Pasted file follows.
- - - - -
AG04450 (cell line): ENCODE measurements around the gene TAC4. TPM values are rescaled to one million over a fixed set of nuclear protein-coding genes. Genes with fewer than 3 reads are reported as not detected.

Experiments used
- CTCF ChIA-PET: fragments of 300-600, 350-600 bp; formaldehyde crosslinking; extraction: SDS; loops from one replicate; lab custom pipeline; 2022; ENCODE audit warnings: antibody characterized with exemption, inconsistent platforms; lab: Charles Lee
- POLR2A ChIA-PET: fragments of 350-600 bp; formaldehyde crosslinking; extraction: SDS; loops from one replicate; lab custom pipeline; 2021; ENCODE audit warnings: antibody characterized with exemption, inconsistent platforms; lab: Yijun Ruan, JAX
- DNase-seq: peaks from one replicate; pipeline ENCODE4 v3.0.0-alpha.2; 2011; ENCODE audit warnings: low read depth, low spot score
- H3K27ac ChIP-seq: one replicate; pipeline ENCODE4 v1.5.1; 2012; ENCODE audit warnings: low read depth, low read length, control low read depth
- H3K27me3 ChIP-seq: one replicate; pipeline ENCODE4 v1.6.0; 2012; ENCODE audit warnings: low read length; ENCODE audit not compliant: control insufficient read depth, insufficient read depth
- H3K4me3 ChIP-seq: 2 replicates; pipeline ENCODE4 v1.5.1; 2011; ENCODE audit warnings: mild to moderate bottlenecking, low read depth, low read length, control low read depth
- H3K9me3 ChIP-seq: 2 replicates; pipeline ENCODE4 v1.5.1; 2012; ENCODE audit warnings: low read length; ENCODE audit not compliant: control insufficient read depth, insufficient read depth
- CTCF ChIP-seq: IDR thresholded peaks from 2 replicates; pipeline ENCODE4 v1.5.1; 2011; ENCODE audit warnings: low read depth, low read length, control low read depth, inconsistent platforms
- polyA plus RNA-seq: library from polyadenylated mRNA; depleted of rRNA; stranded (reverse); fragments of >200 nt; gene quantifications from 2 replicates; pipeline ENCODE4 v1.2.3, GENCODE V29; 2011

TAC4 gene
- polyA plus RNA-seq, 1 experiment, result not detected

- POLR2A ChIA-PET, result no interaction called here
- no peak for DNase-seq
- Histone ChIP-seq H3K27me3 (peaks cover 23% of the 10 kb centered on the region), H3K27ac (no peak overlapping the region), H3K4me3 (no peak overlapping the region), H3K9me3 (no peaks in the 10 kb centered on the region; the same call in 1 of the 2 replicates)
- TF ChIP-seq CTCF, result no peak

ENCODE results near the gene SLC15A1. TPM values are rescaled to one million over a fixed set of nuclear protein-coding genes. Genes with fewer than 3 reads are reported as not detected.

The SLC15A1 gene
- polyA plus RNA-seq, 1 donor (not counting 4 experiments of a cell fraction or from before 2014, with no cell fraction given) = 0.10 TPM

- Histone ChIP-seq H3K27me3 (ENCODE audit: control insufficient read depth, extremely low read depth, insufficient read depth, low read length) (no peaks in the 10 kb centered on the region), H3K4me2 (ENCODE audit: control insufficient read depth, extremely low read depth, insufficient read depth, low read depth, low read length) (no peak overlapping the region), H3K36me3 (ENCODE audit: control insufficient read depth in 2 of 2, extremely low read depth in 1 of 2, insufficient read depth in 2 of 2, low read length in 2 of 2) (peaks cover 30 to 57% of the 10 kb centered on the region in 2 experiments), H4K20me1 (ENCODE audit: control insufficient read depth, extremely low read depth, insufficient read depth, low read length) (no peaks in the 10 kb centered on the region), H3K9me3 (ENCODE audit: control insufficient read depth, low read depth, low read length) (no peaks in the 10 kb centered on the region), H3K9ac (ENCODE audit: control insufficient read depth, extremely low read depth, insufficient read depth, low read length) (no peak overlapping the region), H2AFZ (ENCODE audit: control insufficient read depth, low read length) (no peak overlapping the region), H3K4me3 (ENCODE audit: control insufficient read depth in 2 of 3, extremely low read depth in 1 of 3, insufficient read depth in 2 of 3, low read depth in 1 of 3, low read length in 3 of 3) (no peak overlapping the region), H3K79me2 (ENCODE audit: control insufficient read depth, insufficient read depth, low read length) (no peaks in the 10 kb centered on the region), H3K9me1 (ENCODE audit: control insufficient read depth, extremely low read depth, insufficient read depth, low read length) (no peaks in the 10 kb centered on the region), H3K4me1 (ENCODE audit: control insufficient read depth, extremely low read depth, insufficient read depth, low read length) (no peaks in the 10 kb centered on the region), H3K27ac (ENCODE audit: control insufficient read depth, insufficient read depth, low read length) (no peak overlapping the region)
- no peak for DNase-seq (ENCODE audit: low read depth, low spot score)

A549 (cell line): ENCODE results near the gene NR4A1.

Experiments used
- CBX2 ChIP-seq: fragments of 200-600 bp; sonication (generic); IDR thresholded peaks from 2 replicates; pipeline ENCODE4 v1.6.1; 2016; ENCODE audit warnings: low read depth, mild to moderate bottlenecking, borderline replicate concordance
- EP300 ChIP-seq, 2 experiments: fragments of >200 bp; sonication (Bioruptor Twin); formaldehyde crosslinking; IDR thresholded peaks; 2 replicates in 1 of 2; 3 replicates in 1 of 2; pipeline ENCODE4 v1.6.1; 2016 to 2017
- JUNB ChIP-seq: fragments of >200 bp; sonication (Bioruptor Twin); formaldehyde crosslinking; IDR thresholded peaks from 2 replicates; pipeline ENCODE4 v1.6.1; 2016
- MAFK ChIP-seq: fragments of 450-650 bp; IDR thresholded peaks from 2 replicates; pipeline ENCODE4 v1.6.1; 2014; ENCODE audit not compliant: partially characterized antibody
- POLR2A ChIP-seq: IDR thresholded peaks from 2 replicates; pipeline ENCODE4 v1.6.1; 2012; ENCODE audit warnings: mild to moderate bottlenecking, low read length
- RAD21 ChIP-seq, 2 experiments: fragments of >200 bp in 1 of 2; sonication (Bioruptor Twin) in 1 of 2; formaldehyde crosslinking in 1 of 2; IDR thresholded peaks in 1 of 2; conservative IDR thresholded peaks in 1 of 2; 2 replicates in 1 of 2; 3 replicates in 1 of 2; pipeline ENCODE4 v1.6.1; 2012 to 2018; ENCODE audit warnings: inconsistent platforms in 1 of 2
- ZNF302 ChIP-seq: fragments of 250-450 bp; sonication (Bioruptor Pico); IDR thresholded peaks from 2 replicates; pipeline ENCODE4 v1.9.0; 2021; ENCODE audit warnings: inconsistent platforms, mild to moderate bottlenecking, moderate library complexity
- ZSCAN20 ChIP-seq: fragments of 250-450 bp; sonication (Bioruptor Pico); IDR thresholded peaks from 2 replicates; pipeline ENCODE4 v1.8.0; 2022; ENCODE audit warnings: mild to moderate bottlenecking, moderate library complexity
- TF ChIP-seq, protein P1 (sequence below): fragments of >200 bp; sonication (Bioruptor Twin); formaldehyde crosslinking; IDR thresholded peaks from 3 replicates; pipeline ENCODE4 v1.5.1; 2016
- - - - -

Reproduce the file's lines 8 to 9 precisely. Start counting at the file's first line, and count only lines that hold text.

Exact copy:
- H3K4me3 ChIP-seq: 2 replicates; pipeline ENCODE4 v1.5.1; 2011; ENCODE audit warnings: mild to moderate bottlenecking, low read depth, low read length, control low read depth
- H3K9me3 ChIP-seq: 2 replicates; pipeline ENCODE4 v1.5.1; 2012; ENCODE audit warnings: low read length; ENCODE audit not compliant: control insufficient read depth, insufficient read depth